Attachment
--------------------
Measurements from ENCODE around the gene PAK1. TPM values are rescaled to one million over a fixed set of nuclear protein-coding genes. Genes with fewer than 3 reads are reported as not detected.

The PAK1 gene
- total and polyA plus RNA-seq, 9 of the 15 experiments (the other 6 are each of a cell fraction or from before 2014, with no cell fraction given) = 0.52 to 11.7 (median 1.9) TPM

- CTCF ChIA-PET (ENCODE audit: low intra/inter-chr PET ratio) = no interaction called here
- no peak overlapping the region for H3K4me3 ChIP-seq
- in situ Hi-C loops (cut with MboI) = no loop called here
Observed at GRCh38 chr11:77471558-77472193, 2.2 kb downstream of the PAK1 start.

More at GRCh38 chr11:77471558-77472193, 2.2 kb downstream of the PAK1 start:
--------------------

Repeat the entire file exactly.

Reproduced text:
Measurements from ENCODE around the gene PAK1. TPM values are rescaled to one million over a fixed set of nuclear protein-coding genes. Genes with fewer than 3 reads are reported as not detected.

The PAK1 gene
- total and polyA plus RNA-seq, 9 of the 15 experiments (the other 6 are each of a cell fraction or from before 2014, with no cell fraction given) = 0.52 to 11.7 (median 1.9) TPM

- CTCF ChIA-PET (ENCODE audit: low intra/inter-chr PET ratio) = no interaction called here
- no peak overlapping the region for H3K4me3 ChIP-seq
- in situ Hi-C loops (cut with MboI) = no loop called here
Observed at GRCh38 chr11:77471558-77472193, 2.2 kb downstream of the PAK1 start.

More at GRCh38 chr11:77471558-77472193, 2.2 kb downstream of the PAK1 start: